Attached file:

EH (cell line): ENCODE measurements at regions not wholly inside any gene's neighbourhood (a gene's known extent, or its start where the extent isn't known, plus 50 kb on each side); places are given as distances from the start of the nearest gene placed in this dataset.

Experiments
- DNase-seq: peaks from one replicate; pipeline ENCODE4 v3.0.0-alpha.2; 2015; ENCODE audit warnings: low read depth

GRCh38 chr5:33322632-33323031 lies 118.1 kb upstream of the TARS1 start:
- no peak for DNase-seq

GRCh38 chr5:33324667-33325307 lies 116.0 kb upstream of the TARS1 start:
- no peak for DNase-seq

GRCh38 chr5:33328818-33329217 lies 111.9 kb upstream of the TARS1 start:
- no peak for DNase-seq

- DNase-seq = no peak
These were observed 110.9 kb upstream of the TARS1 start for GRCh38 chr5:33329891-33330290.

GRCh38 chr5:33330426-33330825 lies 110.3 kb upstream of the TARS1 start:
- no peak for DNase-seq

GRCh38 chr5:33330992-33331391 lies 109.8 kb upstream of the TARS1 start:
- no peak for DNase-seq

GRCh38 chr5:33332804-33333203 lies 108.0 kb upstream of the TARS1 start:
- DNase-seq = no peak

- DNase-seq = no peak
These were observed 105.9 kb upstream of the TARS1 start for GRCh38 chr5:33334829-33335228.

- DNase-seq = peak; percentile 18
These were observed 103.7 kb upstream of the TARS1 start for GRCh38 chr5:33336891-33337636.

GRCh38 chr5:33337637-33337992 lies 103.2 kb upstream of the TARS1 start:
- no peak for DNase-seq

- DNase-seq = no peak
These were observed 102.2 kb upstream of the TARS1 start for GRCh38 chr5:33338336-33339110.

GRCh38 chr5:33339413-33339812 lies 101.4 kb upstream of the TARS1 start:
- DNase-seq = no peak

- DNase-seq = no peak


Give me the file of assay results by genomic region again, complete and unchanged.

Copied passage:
EH (cell line): ENCODE measurements at regions not wholly inside any gene's neighbourhood (a gene's known extent, or its start where the extent isn't known, plus 50 kb on each side); places are given as distances from the start of the nearest gene placed in this dataset.

Experiments
- DNase-seq: peaks from one replicate; pipeline ENCODE4 v3.0.0-alpha.2; 2015; ENCODE audit warnings: low read depth

GRCh38 chr5:33322632-33323031 lies 118.1 kb upstream of the TARS1 start:
- no peak for DNase-seq

GRCh38 chr5:33324667-33325307 lies 116.0 kb upstream of the TARS1 start:
- no peak for DNase-seq

GRCh38 chr5:33328818-33329217 lies 111.9 kb upstream of the TARS1 start:
- no peak for DNase-seq

- DNase-seq = no peak
These were observed 110.9 kb upstream of the TARS1 start for GRCh38 chr5:33329891-33330290.

GRCh38 chr5:33330426-33330825 lies 110.3 kb upstream of the TARS1 start:
- no peak for DNase-seq

GRCh38 chr5:33330992-33331391 lies 109.8 kb upstream of the TARS1 start:
- no peak for DNase-seq

GRCh38 chr5:33332804-33333203 lies 108.0 kb upstream of the TARS1 start:
- DNase-seq = no peak

- DNase-seq = no peak
These were observed 105.9 kb upstream of the TARS1 start for GRCh38 chr5:33334829-33335228.

- DNase-seq = peak; percentile 18
These were observed 103.7 kb upstream of the TARS1 start for GRCh38 chr5:33336891-33337636.

GRCh38 chr5:33337637-33337992 lies 103.2 kb upstream of the TARS1 start:
- no peak for DNase-seq

- DNase-seq = no peak
These were observed 102.2 kb upstream of the TARS1 start for GRCh38 chr5:33338336-33339110.

GRCh38 chr5:33339413-33339812 lies 101.4 kb upstream of the TARS1 start:
- DNase-seq = no peak

- DNase-seq = no peak